New Pathway to Permanent Residency in Canada 2021

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New Pathway to Permanent Residency in Canada 2021: The Honourable Marco E. L. Mendicino, Minister of Immigration, Refugees, and Citizenship, announced today an ambitious route to permanent residence for over 90,000 essential workers and international graduates who actively contribute to Canada’s economy.

Temporary workers and international graduates who are already in Canada will be granted permanent residency under these special public policies and who have the knowledge and experience measures to fight the pandemic and accelerate our economic recovery

Temporary workers employed in our hospitals and long-term care homes, as well as international graduates driving the economy of tomorrow, will be the focus of this new pathway.

Workers must have at least one year of work experience in a health-care career or another pre-approved essential occupation in Canada to be qualified. International graduates must have completed an eligible post-secondary programme in Canada during the last four years and no earlier than January 2017.

Immigration, Refugees and Citizenship Canada (IRCC) will begin accepting applications under the following three streams on May 6, 2021:

  • 20,000 applications for temporary healthcare workers
  • 30,000 applications for temporary workers in other selected essential occupations
  • 40,000 applications for foreign students who graduated from a Canadian institution

The streams will be open until November 5, 2021, or until they reach their limit. These three streams will admit up to 90,000 new permanent residents.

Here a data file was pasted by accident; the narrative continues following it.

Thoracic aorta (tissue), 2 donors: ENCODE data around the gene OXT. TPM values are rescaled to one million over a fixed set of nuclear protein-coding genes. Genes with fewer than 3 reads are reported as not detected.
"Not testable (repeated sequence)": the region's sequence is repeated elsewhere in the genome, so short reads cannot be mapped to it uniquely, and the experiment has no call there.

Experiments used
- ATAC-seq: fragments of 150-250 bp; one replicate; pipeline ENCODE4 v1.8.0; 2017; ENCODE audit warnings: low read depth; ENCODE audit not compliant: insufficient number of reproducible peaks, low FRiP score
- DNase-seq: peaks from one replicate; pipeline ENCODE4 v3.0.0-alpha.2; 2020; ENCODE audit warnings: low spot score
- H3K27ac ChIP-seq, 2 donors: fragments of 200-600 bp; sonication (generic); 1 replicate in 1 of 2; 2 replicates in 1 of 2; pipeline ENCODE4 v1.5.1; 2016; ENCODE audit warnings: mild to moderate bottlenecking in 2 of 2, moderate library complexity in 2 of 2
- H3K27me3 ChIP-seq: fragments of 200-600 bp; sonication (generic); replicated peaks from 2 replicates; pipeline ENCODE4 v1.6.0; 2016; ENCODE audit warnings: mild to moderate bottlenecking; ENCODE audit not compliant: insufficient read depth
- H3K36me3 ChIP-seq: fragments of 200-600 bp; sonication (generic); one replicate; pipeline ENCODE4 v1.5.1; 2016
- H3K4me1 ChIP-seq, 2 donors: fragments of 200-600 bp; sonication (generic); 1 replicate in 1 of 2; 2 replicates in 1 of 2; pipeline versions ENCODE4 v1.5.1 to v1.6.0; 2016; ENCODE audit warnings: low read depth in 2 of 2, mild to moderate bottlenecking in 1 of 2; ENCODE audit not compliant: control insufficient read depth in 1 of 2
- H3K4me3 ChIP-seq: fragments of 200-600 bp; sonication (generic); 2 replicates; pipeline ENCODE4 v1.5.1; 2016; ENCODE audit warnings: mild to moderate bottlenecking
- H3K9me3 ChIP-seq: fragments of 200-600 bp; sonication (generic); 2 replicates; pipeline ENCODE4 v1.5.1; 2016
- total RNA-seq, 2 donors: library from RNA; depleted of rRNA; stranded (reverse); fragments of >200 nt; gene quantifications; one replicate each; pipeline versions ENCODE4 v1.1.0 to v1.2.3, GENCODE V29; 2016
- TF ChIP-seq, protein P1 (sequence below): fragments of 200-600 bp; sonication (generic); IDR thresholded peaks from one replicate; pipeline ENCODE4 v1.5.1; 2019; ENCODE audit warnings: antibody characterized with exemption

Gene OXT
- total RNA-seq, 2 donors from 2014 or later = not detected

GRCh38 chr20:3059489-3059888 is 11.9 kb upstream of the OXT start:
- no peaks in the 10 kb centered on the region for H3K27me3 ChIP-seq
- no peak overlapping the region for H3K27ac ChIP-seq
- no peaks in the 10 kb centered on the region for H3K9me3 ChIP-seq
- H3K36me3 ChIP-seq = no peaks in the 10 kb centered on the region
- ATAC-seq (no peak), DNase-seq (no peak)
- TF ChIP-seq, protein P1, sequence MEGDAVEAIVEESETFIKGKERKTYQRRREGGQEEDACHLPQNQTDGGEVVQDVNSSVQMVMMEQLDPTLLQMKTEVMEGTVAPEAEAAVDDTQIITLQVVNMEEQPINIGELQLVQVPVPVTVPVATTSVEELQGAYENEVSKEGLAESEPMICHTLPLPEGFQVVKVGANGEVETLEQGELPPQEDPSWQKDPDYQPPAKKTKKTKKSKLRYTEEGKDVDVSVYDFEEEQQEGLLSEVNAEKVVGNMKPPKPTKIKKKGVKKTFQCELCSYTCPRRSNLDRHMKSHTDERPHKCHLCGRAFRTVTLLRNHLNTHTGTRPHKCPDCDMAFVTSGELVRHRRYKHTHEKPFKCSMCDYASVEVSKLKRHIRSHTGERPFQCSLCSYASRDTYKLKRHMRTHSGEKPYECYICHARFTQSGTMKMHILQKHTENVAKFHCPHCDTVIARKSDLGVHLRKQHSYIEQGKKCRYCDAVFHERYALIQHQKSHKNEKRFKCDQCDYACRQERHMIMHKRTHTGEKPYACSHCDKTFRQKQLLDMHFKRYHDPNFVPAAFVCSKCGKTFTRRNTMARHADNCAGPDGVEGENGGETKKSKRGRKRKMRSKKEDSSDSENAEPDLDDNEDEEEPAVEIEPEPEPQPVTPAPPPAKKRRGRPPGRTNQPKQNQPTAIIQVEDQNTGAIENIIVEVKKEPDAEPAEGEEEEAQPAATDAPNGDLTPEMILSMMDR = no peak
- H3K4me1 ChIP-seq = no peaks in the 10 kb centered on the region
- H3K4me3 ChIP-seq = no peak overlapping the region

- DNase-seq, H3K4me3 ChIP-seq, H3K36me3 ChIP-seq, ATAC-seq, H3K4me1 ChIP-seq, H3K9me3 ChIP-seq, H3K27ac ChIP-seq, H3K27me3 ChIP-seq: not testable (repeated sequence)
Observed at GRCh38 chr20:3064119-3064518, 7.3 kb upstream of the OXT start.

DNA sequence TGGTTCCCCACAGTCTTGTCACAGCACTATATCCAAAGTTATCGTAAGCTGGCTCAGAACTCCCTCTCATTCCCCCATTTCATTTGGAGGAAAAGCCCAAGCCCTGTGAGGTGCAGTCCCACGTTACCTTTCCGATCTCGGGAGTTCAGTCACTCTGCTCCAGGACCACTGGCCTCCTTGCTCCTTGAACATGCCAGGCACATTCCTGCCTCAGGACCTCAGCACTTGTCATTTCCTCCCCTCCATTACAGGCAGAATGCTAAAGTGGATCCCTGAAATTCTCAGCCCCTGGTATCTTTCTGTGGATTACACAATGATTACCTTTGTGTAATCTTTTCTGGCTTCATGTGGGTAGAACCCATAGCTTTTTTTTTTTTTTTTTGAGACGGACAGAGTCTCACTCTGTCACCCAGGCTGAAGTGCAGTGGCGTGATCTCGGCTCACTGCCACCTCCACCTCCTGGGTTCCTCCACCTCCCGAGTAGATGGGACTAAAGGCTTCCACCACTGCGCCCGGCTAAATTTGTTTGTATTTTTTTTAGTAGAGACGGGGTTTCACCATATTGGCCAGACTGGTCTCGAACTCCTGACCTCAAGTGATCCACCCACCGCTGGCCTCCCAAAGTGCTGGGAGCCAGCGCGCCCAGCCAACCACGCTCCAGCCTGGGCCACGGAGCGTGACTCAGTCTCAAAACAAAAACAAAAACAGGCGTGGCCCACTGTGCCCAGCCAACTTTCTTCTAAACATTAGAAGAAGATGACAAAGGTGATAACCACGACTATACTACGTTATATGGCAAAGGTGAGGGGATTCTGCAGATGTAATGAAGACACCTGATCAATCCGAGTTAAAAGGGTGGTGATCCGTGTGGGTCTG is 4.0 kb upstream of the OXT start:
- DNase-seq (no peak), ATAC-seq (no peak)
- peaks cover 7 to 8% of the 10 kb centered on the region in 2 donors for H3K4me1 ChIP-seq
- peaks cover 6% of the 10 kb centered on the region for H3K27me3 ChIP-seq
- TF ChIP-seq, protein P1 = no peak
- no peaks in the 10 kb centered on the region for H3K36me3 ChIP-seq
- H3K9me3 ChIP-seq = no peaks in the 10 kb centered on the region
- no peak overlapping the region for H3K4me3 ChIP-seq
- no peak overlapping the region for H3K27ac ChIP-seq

Three new streams for French-speaking or bilingual candidates have been launched with no intake caps to promote Canada’s official languages. French-speaking and bilingual newcomers benefit communities across Canada, and this pathway will contribute to the vitality of these Francophone minority communities.

As we continue to battle the pandemic, immigration will be vital to our economic recovery because it will solve labour shortages and contribute to our workforce’s growth.

These special public policies would encourage essential temporary workers and foreign graduates to settle in Canada and help us retain the talented workers we need, especially in our healthcare system, by providing an accelerated path to Canada Immigration.

The announcement made today will assist us in achieving our Immigration Levels Plan for 2021, which calls for Canada to accept 401,000 new permanent residents. Our strategy would help build employment and drive long-term development in Canada by welcoming skilled newcomers and international graduates.

Quick Facts:

  • Workers in 40 healthcare occupations, as well as 95 other essential jobs in a variety of industries, such as caregiving and food processing and distribution, are covered by these government policies.
  • Workers in 40 healthcare occupations, as well as 95 other essential jobs in a variety of industries, such as caregiving and food processing and distribution, are covered by these policies.
  • These policies build on substantial steps we’ve already taken to help those who are here temporarily stay permanently, including new measures to ensure that foreign students don’t miss out on opportunities as a result of the pandemic and the largest draw in the history of the Express Entry system.
  • To be qualified, graduates and workers must be proficient in one of Canada’s official languages, meet general admissibility criteria, and be present in Canada, authorized to work, and employed at the time of their application.
  • The vitality of Francophone communities across Canada is based on immigration, which is why these policies include dedicated spaces for French-speaking or bilingual candidates, as well as no restriction on their number of applicants.
  • Canada is faced with significant demographic challenges. In 1971, there were 6.6 working-age people for each senior. There are three now, and by 2035, there will only be two. If refugees are not welcomed, future generations will have to pay more to sustain the public services we depend on.
  • Immigrants who previously held a work permit often report higher salaries 1 year after becoming Canada PR, according to Statistics Canada (January 2021).


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